Poet or scientist, spirituality or science, poetry or research, inspiration or intellectualisation, however we look at it, life is life. We are all part of it, and is it. Whether giant or minnow, we all eat the food grown from the same soil, survive from drinking the same water and live by breathing the same air. But when one part of humankind begins to exalt its position over all others, including the vehicle which nurtures our survival, we forget our interdependency in the web of life. We forget to Âinter-beÂ, and lose our Âinter-areÂ.
Once, this giant was in a deep slumber of comfort, surrounded by all the technical gee-whiz developed by its well endowed human intellect. Its education system exalts the ideal of invention, of creation and mastery of everything else, and to some extent life itself. But as a product of nature, her self created environment is a great dichotomy of the natural state of affairs.
The dichotomy of its mental ecology and its natural ecology fosters and entrenches a sense of duality. As a result of this life disengaging process, the sole values and perception of the humanÂs mental construct have imposed its own image on earthÂs landscape. Read San Francisco Bay. Read New York. Read Los Angeles. Read Chicago.
Mindscape over landscape. Greed over need. Buddha was right: The mind indeed, is the forerunner of all things. In natural light, this could not have gone on forever. And then 9/11 had to happen.
And yet despite all the progress humankind have made in the realm of individual and social pychology, mental health and human rights, the way to solve a problem still dictates the use of brute force. This aptly demonstrates that for all the advancement that we have achieved in this so called civilized world, we are still a long way off in harmonising our mental condition with that of spiritualism. We have yet to learn to be at peace with ourselves, let alone with others.
Systematic mainstream education syllabus treats our life and lifeÂs biodiversity as some form of a documentary. The system has failed to internalise a code for natural living simply because of its divisive doctrine which separates the Âinternal environmentÂ (humankind and mind) from the Âexternal environmentÂ (nature and society). The failure to harmonise mindscape and landscape have produced an ecological imbalance demonstrated by the rise in industrial pollution and greenhouse emission which is threatening to overwhelm us.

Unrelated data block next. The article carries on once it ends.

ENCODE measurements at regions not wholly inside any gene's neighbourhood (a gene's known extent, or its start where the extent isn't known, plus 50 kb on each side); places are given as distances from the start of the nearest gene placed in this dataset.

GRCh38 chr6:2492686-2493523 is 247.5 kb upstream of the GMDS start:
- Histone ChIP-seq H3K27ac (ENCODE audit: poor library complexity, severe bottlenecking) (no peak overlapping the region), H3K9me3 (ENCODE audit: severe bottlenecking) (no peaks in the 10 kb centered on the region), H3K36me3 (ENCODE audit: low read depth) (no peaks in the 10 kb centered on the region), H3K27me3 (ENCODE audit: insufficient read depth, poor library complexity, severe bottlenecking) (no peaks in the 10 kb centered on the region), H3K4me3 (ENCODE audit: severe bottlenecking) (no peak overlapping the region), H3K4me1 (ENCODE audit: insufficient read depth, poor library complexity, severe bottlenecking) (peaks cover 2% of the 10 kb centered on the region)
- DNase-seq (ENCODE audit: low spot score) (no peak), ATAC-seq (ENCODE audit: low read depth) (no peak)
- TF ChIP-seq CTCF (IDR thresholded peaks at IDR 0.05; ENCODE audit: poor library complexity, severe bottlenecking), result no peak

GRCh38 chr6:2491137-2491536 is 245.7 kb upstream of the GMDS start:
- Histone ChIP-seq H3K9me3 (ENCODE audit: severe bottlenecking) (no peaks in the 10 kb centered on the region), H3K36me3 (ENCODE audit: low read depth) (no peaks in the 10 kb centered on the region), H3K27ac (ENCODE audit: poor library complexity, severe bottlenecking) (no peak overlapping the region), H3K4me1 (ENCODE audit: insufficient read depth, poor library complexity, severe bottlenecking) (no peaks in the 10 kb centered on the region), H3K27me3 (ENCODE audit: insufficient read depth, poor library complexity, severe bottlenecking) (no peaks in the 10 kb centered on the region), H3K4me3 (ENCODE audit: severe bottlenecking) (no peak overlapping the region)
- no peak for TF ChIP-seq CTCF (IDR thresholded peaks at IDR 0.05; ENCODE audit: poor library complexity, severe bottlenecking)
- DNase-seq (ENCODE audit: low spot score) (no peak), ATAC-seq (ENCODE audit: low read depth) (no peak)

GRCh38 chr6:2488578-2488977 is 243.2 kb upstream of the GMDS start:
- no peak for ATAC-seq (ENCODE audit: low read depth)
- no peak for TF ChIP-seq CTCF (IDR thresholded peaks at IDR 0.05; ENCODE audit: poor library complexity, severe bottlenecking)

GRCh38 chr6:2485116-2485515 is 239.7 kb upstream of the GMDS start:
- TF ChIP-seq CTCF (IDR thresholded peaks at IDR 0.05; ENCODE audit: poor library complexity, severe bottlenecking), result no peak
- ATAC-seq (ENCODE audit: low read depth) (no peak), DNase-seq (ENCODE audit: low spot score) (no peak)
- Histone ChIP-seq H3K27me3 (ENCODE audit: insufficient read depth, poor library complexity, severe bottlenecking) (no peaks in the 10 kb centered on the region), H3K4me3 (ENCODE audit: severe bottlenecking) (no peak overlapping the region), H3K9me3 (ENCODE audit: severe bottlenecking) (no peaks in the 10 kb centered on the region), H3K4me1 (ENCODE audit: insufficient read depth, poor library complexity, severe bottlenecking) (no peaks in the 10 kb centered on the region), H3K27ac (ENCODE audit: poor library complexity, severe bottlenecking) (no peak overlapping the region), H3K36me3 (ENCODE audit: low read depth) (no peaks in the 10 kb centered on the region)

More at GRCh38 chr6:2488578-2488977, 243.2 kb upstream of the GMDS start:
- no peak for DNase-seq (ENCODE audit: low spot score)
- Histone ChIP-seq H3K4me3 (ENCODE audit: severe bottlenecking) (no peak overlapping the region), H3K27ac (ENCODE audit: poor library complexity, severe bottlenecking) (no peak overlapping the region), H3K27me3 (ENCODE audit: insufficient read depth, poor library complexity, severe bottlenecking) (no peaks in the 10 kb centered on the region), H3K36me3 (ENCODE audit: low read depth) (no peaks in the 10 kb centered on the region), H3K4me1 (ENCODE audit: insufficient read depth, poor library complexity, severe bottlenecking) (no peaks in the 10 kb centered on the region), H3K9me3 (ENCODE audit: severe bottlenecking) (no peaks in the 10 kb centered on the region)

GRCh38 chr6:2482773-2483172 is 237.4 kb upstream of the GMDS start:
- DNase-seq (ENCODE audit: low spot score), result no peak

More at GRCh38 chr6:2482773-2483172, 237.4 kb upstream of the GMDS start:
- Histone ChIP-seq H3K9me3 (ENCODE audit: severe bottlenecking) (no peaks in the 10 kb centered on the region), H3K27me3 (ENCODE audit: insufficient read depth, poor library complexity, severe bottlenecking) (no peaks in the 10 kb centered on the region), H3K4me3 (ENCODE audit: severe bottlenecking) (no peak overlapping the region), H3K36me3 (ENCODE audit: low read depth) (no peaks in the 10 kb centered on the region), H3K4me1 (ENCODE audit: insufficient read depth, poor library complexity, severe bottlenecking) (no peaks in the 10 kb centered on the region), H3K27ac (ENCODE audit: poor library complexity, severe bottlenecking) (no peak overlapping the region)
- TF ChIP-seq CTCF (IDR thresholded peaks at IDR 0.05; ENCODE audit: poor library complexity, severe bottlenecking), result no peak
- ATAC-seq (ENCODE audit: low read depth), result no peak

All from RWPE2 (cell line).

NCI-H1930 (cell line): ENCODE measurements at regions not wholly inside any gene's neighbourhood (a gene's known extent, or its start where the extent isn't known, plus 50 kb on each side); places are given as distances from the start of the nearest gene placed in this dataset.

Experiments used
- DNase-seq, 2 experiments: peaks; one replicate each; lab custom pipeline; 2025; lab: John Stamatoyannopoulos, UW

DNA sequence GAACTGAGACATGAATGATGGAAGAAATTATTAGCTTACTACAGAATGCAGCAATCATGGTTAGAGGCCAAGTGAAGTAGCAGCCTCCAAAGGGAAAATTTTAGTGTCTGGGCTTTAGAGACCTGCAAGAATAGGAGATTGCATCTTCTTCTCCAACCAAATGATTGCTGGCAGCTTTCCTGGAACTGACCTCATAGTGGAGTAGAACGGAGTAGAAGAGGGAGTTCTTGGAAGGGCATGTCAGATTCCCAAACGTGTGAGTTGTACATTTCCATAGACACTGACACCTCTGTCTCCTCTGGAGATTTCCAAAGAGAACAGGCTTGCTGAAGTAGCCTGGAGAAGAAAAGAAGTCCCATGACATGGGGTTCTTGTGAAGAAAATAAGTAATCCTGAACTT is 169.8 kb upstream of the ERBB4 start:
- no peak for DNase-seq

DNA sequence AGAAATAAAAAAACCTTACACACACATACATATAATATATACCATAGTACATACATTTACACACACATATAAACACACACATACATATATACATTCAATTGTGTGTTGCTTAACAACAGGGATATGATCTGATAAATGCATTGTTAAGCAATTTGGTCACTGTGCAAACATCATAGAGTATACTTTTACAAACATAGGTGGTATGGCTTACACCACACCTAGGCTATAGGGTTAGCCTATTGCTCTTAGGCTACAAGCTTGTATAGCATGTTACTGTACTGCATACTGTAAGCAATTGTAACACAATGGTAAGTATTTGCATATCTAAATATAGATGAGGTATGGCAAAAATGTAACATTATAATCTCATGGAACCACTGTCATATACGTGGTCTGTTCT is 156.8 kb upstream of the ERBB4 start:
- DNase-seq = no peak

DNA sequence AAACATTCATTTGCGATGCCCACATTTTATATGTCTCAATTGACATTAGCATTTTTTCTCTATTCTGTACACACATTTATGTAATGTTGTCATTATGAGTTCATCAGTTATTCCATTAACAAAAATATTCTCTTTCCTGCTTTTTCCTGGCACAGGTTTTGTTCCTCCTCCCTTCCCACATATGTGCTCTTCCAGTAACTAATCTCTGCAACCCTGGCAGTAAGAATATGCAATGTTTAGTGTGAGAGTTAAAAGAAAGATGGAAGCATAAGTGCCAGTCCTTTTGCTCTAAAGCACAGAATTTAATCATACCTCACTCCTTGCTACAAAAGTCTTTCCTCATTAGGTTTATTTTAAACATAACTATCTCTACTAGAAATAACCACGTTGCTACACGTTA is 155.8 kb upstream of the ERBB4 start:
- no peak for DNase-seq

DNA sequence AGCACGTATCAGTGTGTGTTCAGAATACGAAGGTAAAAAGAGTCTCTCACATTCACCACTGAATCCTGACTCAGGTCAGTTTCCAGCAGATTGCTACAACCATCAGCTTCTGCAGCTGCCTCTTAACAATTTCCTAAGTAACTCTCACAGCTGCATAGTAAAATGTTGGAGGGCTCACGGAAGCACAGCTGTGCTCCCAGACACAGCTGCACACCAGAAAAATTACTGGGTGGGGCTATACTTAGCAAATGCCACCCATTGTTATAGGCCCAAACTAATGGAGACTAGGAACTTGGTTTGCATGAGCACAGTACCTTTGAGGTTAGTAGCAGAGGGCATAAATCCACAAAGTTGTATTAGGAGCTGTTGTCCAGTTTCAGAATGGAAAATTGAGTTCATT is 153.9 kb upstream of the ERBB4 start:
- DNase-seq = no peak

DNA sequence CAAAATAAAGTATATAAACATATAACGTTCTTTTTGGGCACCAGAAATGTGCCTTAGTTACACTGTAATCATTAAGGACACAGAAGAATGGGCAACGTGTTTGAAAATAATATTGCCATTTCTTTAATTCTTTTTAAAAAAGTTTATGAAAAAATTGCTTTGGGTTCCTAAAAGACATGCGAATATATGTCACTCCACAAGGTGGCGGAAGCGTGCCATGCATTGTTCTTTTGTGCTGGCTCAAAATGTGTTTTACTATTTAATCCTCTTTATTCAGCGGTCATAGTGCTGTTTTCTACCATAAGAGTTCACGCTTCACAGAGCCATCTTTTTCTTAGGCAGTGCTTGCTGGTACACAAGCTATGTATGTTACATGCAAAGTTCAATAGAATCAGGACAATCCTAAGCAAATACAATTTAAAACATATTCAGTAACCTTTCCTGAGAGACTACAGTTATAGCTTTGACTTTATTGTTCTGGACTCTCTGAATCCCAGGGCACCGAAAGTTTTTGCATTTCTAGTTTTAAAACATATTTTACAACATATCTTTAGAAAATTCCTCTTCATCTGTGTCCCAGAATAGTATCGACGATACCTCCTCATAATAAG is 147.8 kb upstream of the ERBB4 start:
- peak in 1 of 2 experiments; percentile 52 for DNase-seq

And so a giant now refuses to reduce its own production of carbon emission and recognise its contribution to the detriment of the planet's health. This giant has refused the right of the majority to heed the call to give peace a chance. And this giant has clearly made a case for itself to go at it alone. And the rest can just go and jump into the lake.
Perhaps this would be THE time to encourage grassroot education which teaches young minds to view life as an inclusive party in the web of life, rather than being apart from it. ÂDependent originationÂ Â a Buddhist keyword that starkly showcases our interdependency with everything else - should perhaps be brought forward to a higher consciouness. If we are brave enough, we should even suggest that it be introduced in preschool syllabus.
We need to learn to understand that to respect life does not only mean to avoid killing. Respect for life should also mean respecting our Âinternal environmentÂ where thoughts, feelings, perceptions and consciousness can be guided towards a more enlightened view of the intricate web which interweaves our existence. It is in this internal world where thoughts such as loving kindness and compassion are born. On the dark side however, it is also the place where greed, hatred and delusion lurks. Our external condition is merely a mirror of our internal state.
And so where do we go from here? What can one puny, insignificant voice do to a rumbling, roaring, thunderous angry giant? No matter how soft, or how faint, or how inaudible, if our voice carry reason, wisdom and truth, that voice has to be raised. If we can use our mindfulness to firmly and persistently tell the giant that this is no way to conduct life's affairs, and if all the world's minnows could all band together on this - then perhaps the giant may listen.
The coming war in Iraq is not just about pitting a mighty power with a small country. It is a war that says how much we as a life force have diverged from our natural state. We have defined progress purely on technological and economical terms. We have forgotten how far we have left behind the natural realm that have nurtured our existence.
If all the puny voices can raise that awareness, we would have done justice not only to ourselves and to our future generations, more importantly we would have begun to plant the seeds of peace and compassion within all of us. But to do that, we need to have the wisdom to act. No matter how puny our voices may be, a whimper of truth is better than being mute. And through this whimper of wisdom and compassion, may we all help to transform ourselves, and the world so that we may at least learn to live in peace and harmony.
May all beings be well and happy always.